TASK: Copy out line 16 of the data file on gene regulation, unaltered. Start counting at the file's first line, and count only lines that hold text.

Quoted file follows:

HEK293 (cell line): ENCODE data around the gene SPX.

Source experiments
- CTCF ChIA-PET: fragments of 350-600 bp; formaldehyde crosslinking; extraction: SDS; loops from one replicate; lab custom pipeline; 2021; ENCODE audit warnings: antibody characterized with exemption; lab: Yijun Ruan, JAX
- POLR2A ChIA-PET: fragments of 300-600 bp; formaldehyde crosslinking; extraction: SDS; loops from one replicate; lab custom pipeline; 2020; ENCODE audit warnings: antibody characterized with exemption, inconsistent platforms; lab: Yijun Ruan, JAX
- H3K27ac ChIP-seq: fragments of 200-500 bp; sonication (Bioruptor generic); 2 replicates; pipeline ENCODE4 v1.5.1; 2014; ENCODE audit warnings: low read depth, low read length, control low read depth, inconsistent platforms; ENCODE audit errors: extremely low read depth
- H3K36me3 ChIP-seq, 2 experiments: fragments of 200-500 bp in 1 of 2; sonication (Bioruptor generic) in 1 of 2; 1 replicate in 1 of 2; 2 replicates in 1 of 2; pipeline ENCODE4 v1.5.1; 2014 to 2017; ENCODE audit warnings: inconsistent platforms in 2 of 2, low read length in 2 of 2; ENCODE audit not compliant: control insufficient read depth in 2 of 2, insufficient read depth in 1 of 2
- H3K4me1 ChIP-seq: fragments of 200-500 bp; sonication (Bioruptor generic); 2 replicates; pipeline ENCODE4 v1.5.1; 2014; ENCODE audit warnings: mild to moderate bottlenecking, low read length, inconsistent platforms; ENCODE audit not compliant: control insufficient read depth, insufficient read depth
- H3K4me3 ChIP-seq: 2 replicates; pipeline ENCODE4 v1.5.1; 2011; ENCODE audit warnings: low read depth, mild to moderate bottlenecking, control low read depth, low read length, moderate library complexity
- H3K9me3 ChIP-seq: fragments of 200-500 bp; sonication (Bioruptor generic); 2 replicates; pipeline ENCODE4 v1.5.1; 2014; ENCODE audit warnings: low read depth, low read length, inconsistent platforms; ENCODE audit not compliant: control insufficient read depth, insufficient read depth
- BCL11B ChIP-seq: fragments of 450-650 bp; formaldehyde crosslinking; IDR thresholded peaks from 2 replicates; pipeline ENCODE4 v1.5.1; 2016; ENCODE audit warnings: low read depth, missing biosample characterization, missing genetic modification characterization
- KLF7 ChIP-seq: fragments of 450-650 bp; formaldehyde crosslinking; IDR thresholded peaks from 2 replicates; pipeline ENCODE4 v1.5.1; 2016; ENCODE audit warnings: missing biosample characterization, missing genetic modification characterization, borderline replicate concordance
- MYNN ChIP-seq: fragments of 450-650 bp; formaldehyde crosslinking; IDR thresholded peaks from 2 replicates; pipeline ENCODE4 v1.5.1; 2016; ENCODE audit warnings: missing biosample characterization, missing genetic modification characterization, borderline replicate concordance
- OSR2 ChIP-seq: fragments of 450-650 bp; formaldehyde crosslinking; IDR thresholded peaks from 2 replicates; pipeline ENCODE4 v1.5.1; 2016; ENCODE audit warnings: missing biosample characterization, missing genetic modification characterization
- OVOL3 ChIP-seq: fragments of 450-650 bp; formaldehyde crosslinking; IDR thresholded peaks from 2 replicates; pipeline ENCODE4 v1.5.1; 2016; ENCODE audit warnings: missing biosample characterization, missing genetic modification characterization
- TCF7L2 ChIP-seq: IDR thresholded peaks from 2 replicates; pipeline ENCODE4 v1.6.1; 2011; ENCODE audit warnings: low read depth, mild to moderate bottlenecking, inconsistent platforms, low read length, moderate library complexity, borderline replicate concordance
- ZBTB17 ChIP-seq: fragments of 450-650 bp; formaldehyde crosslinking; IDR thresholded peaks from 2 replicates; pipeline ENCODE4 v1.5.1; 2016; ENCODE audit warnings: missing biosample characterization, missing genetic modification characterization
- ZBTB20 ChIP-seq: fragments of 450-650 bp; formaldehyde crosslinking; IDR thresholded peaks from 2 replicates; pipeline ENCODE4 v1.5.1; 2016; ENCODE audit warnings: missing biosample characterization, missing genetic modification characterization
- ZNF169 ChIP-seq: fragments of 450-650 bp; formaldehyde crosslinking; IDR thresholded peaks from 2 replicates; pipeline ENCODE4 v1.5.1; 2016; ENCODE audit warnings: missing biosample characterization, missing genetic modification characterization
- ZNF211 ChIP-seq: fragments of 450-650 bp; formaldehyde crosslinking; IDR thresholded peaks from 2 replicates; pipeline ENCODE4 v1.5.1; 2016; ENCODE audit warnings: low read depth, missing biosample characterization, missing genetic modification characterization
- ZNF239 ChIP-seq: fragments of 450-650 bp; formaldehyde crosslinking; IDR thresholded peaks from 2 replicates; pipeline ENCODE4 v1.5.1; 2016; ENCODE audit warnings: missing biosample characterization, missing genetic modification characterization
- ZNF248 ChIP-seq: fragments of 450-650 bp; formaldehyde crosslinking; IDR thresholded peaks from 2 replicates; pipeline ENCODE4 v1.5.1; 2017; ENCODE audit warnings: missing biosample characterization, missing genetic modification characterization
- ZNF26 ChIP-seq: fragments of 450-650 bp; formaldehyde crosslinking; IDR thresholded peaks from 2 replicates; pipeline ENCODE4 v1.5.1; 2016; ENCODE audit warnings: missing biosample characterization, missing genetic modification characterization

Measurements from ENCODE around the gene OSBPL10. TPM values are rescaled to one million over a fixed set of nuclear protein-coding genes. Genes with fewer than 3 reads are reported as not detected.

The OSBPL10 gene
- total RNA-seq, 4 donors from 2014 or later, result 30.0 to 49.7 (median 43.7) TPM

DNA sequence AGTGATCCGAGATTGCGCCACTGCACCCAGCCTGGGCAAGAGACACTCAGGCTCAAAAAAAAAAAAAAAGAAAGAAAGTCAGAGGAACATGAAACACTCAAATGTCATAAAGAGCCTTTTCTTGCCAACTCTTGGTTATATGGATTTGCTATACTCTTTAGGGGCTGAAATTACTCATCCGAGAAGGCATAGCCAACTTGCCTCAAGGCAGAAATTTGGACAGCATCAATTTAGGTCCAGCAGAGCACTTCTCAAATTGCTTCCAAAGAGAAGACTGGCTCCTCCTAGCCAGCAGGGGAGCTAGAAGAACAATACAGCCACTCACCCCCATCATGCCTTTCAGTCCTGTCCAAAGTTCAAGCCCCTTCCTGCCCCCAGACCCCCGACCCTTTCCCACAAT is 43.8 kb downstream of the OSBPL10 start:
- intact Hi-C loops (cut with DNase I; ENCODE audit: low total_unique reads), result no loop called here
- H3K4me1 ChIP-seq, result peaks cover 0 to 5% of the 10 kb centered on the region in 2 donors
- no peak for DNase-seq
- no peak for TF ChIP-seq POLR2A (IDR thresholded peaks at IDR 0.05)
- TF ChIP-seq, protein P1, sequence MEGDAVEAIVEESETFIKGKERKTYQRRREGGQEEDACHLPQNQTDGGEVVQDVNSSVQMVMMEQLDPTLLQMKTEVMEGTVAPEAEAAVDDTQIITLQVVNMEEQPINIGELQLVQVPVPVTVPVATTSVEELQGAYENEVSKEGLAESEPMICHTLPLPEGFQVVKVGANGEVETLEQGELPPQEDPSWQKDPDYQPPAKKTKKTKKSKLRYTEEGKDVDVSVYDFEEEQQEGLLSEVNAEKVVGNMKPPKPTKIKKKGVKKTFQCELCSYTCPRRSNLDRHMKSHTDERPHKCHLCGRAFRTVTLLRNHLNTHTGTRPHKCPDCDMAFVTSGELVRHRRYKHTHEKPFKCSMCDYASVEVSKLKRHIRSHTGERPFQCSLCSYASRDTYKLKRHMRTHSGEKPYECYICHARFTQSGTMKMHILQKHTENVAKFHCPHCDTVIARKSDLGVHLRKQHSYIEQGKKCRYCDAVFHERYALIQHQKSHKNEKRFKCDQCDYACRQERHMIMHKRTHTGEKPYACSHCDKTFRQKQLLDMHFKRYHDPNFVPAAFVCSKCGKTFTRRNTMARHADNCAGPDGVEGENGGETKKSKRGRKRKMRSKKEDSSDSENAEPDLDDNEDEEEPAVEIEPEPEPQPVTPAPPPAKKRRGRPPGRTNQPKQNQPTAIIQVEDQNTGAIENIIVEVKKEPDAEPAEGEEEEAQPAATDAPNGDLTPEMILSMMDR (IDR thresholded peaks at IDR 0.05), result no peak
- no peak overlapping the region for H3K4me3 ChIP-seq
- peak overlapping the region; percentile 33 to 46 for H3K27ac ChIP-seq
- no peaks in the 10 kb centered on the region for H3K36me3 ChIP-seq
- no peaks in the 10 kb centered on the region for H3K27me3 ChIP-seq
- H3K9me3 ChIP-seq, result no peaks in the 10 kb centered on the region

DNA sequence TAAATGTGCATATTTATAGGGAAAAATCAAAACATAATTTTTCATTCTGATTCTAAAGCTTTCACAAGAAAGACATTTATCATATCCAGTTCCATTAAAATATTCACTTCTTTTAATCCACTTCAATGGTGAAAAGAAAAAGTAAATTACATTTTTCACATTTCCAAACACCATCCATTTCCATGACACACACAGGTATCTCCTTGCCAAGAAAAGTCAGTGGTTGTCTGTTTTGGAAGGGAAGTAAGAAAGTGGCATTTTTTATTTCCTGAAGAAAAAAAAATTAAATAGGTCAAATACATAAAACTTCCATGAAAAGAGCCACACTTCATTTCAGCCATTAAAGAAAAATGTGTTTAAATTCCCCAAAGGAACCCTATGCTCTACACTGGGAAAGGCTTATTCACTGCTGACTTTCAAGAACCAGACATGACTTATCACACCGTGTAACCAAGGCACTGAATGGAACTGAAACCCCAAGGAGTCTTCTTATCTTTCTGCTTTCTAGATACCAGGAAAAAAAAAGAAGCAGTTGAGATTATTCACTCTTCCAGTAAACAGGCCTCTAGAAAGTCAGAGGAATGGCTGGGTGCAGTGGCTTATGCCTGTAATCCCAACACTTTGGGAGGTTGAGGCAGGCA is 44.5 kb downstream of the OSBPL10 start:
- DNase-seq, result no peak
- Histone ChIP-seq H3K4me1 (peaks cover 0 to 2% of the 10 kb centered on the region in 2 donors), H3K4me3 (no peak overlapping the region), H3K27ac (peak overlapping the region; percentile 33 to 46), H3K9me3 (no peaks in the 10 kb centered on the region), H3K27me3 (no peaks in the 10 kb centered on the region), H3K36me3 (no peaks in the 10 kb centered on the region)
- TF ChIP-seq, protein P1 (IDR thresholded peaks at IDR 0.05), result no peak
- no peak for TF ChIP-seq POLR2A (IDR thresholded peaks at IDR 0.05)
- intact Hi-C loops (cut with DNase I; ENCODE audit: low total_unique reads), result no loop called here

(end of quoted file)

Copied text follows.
- ZBTB17 ChIP-seq: fragments of 450-650 bp; formaldehyde crosslinking; IDR thresholded peaks from 2 replicates; pipeline ENCODE4 v1.5.1; 2016; ENCODE audit warnings: missing biosample characterization, missing genetic modification characterization